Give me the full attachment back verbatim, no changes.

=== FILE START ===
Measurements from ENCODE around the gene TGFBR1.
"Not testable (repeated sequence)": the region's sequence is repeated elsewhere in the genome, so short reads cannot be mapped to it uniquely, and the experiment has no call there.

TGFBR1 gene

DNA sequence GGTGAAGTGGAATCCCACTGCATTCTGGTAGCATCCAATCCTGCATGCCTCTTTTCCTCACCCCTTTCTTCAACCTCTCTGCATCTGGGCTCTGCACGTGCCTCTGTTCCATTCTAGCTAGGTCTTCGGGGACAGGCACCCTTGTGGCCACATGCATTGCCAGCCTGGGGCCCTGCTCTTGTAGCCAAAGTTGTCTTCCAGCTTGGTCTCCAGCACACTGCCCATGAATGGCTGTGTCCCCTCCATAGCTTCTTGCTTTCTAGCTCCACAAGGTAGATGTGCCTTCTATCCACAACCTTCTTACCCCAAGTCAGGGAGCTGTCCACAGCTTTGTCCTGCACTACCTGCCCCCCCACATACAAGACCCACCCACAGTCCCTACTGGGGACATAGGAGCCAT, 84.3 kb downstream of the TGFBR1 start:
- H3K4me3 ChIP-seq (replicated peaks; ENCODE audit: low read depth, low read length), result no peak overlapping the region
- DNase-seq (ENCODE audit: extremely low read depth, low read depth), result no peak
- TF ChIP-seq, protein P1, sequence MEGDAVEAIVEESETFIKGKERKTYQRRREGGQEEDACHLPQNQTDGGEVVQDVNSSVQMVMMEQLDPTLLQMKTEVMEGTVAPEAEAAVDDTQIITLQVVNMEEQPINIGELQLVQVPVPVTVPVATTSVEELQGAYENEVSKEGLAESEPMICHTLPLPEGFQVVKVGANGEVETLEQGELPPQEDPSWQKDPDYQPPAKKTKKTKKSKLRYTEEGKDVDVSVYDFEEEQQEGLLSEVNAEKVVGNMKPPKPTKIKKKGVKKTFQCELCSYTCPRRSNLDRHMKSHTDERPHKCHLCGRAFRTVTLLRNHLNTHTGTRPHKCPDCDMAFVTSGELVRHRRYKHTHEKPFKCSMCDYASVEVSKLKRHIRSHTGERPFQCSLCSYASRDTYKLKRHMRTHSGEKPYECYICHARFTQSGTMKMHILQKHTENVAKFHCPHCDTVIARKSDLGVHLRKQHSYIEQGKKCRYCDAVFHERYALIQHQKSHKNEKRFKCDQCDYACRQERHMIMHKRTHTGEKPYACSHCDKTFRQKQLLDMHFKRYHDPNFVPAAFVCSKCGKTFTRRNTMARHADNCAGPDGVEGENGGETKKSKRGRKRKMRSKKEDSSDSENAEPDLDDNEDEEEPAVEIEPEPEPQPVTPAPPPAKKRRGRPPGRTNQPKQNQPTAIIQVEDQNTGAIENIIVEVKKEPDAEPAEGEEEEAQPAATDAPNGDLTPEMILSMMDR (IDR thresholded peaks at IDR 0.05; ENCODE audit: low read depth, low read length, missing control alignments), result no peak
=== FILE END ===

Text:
Measurements from ENCODE around the gene TGFBR1.
"Not testable (repeated sequence)": the region's sequence is repeated elsewhere in the genome, so short reads cannot be mapped to it uniquely, and the experiment has no call there.

TGFBR1 gene

DNA sequence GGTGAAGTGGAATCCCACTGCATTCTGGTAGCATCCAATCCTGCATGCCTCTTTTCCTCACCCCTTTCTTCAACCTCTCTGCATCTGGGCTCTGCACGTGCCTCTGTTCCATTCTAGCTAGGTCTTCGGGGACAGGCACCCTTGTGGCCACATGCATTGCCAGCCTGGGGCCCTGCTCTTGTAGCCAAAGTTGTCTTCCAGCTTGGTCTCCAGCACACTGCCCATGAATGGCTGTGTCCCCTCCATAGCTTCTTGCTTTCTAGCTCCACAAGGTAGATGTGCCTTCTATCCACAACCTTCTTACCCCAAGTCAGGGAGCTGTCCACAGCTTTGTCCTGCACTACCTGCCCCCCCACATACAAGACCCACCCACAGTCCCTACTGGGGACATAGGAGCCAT, 84.3 kb downstream of the TGFBR1 start:
- H3K4me3 ChIP-seq (replicated peaks; ENCODE audit: low read depth, low read length), result no peak overlapping the region
- DNase-seq (ENCODE audit: extremely low read depth, low read depth), result no peak
- TF ChIP-seq, protein P1, sequence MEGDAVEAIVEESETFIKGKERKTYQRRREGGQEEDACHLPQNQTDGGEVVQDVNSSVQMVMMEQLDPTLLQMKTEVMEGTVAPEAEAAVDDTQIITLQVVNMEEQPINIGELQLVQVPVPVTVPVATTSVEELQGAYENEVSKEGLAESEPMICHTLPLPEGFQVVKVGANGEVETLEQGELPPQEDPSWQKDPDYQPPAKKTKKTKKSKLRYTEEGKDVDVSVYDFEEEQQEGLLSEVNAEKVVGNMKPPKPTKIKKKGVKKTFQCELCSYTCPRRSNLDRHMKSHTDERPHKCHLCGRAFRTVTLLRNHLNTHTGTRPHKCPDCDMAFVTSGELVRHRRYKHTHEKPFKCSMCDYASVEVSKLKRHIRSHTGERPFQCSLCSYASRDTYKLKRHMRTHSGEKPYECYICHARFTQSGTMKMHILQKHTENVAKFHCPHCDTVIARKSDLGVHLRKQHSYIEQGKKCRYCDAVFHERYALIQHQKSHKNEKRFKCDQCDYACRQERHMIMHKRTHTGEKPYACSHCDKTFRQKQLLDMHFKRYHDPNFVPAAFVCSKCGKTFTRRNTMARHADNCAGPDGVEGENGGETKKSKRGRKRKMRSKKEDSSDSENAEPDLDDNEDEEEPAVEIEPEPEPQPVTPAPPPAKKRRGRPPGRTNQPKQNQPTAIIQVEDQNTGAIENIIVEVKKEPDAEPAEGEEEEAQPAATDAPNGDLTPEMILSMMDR (IDR thresholded peaks at IDR 0.05; ENCODE audit: low read depth, low read length, missing control alignments), result no peak